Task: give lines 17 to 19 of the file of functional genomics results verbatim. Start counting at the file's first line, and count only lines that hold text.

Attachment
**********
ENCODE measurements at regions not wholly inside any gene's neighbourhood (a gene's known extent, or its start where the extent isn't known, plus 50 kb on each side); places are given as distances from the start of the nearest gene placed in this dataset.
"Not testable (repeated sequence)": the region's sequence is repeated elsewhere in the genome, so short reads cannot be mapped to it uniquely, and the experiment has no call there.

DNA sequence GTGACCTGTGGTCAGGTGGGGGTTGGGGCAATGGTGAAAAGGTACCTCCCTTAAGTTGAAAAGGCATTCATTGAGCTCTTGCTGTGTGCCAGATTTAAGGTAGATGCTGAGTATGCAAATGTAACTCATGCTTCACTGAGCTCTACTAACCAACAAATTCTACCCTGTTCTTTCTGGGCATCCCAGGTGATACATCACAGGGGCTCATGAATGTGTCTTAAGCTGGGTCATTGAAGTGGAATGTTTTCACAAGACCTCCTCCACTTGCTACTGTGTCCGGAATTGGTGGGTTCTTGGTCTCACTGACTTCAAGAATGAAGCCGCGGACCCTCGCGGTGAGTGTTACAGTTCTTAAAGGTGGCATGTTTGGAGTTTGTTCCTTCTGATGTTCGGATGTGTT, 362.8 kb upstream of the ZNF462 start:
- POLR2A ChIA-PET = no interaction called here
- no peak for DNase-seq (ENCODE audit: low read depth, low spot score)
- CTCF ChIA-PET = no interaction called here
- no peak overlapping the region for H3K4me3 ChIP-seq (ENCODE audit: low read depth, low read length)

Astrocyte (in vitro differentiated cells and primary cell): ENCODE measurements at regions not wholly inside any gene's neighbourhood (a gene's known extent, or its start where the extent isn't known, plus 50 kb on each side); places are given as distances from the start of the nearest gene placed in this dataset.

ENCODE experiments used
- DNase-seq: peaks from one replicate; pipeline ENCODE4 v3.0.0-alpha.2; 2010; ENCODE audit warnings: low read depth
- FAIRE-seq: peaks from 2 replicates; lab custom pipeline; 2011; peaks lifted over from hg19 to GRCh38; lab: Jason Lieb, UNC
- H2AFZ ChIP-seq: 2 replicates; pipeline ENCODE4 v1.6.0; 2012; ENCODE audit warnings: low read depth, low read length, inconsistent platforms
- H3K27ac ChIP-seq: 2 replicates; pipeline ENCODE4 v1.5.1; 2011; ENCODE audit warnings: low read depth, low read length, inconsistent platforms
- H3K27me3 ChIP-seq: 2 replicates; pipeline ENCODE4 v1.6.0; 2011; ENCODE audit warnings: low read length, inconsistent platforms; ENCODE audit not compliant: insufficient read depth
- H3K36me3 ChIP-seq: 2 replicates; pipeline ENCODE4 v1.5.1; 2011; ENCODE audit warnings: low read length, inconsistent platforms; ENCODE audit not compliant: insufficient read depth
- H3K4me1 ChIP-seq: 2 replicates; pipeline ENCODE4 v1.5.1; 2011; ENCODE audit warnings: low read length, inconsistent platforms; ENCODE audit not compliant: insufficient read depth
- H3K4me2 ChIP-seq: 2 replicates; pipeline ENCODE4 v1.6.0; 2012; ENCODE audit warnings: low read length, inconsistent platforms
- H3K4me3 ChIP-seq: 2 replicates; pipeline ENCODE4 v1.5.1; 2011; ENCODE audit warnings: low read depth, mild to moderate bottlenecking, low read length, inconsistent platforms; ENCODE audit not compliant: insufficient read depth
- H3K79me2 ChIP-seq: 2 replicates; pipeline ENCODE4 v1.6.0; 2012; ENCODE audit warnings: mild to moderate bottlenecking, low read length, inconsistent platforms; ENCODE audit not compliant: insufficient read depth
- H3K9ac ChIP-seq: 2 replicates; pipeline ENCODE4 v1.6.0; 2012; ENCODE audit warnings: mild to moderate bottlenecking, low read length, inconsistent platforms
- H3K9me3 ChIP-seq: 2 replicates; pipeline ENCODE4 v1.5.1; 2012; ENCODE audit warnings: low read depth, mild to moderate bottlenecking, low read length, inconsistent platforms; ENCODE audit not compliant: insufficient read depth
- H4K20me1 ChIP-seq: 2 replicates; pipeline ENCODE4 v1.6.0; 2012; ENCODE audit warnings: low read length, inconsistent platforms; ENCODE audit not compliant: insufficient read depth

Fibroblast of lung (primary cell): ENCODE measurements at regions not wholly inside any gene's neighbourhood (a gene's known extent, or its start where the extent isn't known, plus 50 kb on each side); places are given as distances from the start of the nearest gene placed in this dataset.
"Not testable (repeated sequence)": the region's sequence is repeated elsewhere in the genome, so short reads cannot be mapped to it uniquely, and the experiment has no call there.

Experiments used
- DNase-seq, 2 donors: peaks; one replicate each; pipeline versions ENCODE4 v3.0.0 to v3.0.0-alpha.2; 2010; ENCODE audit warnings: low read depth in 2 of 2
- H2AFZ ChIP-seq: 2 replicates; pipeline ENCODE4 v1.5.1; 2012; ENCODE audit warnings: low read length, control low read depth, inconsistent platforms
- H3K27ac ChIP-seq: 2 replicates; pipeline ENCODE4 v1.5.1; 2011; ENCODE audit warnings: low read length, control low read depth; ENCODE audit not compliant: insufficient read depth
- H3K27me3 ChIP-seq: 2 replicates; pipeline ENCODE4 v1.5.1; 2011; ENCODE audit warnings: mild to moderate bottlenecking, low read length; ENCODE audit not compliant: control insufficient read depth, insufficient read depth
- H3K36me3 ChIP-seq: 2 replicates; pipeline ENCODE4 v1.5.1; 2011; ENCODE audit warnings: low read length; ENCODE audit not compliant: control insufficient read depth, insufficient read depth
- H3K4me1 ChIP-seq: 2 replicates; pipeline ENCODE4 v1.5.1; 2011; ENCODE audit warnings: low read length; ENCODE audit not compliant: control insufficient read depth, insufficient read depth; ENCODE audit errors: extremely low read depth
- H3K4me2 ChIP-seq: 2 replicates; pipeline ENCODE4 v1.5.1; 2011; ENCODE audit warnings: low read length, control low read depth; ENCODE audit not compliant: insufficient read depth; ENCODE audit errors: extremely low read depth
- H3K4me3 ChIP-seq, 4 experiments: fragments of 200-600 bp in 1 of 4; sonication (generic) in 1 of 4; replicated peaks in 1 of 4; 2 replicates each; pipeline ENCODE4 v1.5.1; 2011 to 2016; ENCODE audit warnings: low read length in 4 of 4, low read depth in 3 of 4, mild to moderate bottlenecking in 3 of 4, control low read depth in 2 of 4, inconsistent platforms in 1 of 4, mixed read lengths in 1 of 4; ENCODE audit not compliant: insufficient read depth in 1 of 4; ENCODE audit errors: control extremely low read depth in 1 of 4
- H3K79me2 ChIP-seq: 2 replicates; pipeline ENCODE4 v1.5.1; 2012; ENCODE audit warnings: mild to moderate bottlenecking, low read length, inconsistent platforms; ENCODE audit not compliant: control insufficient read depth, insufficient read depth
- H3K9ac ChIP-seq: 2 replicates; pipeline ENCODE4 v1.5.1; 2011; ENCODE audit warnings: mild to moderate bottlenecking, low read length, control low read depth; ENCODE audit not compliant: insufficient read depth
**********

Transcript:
- H3K4me2 ChIP-seq: 2 replicates; pipeline ENCODE4 v1.6.0; 2012; ENCODE audit warnings: low read length, inconsistent platforms
- H3K4me3 ChIP-seq: 2 replicates; pipeline ENCODE4 v1.5.1; 2011; ENCODE audit warnings: low read depth, mild to moderate bottlenecking, low read length, inconsistent platforms; ENCODE audit not compliant: insufficient read depth
- H3K79me2 ChIP-seq: 2 replicates; pipeline ENCODE4 v1.6.0; 2012; ENCODE audit warnings: mild to moderate bottlenecking, low read length, inconsistent platforms; ENCODE audit not compliant: insufficient read depth